Erica Mobley had experienced cramping in her abdomen before, but not like this.
The Westerville North High School senior endured a few days of pain earlier this year, but then wasn't able to stand up straight. After a trip to the hospital, Mobley found out surgery was necessary because her abdomen was full of an infection.
Post-surgery, she would need a cane to walk. Running with the girls track and field and cross country programs -- one of her passions -- didn't seem possible.
It all came as a shock because there were no symptoms for several months.
"Over the summer (of 2017), I swam in a lake and got an infection all over my abdomen, but I didn't find out about it until eight months later," Mobley said. "There wasn't a whole lot of symptoms. I had some cramps, which can be normal. Then one day I couldn't stand up straight and (the doctors) thought I had appendicitis.
"I went to the hospital and they told me I had an infection all through my abdomen. They tried to give me pills to stop it, but then they did a CT scan and said, 'We're going to have to cut you open and take that all out.' "
The surgery wasn't a simple one. Mobley was cut from side to side and the infection was removed, but there were life-changing repercussions.
"They sliced me open from my hip bone to hip bone and kind of like scraped all of the disease out of there. They actually had to scrape things out," she said. "They were going to remove my fallopian tubes because it was all around them. They didn't remove them, but they are so scarred my eggs can't go through them. If I'm going to have kids, it will have to be in-vitro."
Mobley had been a top varsity runner in cross country since her freshman season. Running wasn't really on her mind when leaving the hospital, only getting out of bed. She looked to her parents, Jesse and Heather Mobley, for help with that.
"Because of the way they sliced me open, I had to start from square one," she said. "My mom had to help me do everything from going to the bathroom to getting out of bed. It was horrible. I was walking with a cane for about a month because I couldn't stand up straight.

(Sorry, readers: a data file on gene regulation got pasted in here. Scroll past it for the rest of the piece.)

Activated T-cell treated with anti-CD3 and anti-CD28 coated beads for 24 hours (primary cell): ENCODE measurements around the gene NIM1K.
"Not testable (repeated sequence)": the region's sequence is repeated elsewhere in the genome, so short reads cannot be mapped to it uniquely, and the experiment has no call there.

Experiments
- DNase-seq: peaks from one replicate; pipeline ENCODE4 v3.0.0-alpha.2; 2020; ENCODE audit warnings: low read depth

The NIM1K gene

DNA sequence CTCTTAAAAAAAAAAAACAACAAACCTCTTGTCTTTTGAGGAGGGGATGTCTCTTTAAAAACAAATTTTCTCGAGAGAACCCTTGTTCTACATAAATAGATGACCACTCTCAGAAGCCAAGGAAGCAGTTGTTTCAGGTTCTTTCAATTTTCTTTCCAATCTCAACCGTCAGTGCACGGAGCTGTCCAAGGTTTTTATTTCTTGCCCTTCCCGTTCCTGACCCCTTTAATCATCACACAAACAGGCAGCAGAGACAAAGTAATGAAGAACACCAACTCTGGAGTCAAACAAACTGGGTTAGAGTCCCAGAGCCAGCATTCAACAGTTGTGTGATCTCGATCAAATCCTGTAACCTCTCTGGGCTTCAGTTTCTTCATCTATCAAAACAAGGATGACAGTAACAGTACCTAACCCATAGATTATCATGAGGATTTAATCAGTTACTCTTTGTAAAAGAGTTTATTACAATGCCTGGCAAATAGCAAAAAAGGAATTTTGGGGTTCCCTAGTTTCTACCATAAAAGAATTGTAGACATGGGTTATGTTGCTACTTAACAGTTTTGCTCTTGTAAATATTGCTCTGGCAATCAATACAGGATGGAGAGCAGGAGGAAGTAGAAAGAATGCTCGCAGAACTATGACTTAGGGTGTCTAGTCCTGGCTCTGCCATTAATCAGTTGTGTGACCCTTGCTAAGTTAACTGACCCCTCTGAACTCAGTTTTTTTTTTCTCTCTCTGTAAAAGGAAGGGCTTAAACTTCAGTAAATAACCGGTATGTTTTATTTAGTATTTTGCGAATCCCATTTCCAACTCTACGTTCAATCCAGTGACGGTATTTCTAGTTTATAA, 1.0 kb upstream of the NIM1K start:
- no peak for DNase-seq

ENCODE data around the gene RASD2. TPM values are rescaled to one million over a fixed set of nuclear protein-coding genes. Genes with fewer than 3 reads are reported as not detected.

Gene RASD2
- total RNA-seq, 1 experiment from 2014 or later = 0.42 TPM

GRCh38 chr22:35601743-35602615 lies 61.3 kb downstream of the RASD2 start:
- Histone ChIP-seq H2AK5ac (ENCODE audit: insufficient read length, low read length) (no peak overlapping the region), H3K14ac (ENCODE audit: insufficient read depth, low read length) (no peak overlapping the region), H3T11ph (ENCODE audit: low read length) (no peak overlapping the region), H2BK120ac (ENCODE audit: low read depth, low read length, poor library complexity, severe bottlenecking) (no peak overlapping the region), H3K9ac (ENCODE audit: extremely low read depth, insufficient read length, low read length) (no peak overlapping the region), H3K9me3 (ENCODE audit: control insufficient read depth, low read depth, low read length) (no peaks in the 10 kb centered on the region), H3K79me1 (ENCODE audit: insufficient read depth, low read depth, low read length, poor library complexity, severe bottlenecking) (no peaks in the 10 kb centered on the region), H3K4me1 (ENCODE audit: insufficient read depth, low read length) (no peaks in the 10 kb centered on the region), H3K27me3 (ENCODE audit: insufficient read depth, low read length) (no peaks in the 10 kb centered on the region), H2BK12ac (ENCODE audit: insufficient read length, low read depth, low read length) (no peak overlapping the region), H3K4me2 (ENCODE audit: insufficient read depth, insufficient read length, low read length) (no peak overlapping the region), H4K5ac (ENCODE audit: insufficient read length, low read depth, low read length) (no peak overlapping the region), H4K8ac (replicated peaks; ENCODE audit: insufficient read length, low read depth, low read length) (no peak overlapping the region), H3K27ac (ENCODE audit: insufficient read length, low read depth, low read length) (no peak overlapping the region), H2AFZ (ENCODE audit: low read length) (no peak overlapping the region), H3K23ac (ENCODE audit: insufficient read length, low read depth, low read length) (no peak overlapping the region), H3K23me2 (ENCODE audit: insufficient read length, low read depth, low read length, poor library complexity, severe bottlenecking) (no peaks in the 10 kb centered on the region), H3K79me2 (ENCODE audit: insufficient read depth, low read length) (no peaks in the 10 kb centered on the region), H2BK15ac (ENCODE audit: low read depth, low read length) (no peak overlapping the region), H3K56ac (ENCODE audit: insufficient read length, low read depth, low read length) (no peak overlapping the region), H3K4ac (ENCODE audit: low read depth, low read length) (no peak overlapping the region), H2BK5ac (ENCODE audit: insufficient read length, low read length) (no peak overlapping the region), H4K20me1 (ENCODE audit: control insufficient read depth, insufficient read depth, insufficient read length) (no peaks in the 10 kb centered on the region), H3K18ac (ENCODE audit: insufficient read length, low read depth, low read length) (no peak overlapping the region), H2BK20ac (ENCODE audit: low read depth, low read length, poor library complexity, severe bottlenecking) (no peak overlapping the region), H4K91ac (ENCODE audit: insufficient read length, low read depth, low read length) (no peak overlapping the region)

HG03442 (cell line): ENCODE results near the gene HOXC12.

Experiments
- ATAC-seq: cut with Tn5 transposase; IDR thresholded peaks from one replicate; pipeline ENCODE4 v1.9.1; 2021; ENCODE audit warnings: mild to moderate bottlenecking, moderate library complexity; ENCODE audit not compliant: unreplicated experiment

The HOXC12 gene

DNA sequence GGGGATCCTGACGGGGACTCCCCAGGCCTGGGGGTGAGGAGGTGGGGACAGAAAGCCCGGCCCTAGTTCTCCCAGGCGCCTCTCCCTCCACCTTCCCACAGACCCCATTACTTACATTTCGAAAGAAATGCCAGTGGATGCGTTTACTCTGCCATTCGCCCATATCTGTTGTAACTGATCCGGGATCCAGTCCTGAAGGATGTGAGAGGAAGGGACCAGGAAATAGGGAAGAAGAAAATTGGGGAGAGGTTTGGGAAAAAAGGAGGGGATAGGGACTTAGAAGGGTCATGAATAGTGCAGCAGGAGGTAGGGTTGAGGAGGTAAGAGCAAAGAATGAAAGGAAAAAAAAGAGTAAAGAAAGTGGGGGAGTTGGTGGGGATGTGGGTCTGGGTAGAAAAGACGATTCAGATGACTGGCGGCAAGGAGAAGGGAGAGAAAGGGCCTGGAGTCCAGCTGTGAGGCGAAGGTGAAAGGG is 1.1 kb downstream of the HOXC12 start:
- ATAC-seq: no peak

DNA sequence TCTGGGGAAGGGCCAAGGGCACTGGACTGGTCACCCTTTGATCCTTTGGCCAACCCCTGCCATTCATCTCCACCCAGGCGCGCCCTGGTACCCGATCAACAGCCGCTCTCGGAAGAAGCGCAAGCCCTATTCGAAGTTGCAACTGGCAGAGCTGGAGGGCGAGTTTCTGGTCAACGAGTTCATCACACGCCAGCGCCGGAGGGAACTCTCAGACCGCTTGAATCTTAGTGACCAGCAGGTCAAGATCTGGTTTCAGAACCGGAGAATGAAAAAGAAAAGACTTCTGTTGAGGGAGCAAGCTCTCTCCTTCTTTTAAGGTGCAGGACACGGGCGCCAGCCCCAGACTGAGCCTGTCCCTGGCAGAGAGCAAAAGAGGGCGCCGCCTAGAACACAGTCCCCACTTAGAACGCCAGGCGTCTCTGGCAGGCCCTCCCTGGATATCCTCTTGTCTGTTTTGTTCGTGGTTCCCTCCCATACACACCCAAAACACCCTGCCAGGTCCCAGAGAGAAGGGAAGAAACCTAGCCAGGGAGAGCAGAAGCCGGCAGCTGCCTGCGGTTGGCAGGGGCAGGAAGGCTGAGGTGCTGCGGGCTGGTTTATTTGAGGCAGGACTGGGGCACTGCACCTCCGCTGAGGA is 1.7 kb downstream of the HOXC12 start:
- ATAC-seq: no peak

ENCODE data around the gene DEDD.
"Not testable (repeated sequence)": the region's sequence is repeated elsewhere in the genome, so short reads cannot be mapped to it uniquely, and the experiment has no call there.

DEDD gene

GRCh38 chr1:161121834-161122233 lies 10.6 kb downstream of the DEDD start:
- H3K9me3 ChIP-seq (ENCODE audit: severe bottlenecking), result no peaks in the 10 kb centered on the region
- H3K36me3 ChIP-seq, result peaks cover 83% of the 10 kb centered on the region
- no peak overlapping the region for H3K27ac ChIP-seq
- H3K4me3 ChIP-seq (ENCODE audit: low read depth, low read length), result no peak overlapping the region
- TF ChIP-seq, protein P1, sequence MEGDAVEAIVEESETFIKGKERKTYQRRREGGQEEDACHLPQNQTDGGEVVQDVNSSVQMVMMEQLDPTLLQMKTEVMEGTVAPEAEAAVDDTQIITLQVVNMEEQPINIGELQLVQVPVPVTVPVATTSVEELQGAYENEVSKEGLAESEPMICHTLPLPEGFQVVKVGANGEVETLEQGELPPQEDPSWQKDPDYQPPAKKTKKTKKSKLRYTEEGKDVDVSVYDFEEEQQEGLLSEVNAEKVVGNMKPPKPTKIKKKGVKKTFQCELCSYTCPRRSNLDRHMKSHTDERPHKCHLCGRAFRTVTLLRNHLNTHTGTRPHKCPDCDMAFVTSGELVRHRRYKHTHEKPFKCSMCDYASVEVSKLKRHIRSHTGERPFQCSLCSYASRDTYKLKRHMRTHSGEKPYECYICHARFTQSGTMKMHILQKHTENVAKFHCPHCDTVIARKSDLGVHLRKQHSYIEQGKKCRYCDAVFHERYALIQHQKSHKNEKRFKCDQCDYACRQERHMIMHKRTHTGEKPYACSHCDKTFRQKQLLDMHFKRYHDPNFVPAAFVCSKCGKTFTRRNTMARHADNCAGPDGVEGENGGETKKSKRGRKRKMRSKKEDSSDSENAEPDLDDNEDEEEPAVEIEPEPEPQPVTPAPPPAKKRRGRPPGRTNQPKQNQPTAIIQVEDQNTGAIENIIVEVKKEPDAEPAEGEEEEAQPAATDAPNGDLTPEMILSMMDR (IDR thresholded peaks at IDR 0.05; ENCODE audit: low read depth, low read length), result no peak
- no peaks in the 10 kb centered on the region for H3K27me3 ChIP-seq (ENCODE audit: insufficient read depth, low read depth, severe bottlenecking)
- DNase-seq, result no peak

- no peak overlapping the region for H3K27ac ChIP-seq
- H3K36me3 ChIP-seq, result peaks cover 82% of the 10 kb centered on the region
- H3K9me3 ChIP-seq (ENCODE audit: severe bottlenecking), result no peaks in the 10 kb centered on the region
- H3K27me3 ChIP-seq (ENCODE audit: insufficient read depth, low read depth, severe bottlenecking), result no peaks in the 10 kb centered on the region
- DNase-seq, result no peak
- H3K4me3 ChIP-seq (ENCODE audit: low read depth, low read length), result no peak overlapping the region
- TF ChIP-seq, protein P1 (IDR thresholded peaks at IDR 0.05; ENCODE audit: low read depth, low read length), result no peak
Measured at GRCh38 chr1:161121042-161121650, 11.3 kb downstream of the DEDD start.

"I didn't go to school for a month. I started back the week before spring break, which was the last week of March. I went back, got all of my homework and did it all over spring break. I was taking AP calculus, AP chemistry, AP literature, so it wasn't easy."
Mobley has a 4.25 GPA, so she was able to catch up in the classroom. Getting back on track as a runner was a different story. It started with one lap around the North track and built from there.
"My surgery was March 2 and I started running in the middle of April," Mobley said. "The doctors made sure I was seeing our trainer to make sure everything was healing correctly.
"It was hard getting back into it. The first day, I did one lap around the track and I felt like I was going so fast, but it took me five minutes. The next day, I came back and did two (laps) and it took me 10 minutes. I was very slow. Later, I ran in a meet against (Westerville) South (on May 1). I ran the (3,200 meters) and I was really slow, but I finished it. I finished in 13 minutes, 30 seconds, and I wasn't last, which was good."
Johnny Jackson, who coaches Mobley in both programs, said her progress has been remarkable.
"Erica really worked hard and she is extremely determined," he said. "In cross country, she has been moving forward. She is probably six months behind in training, but you can see her moving up and getting faster. They can't leave her out of the top seven."
Mobley did not start training for cross country until the end of June, allowing for more time to heal. However, it was a slow process and the results weren't up to her standards. That meant she had to change her expectations.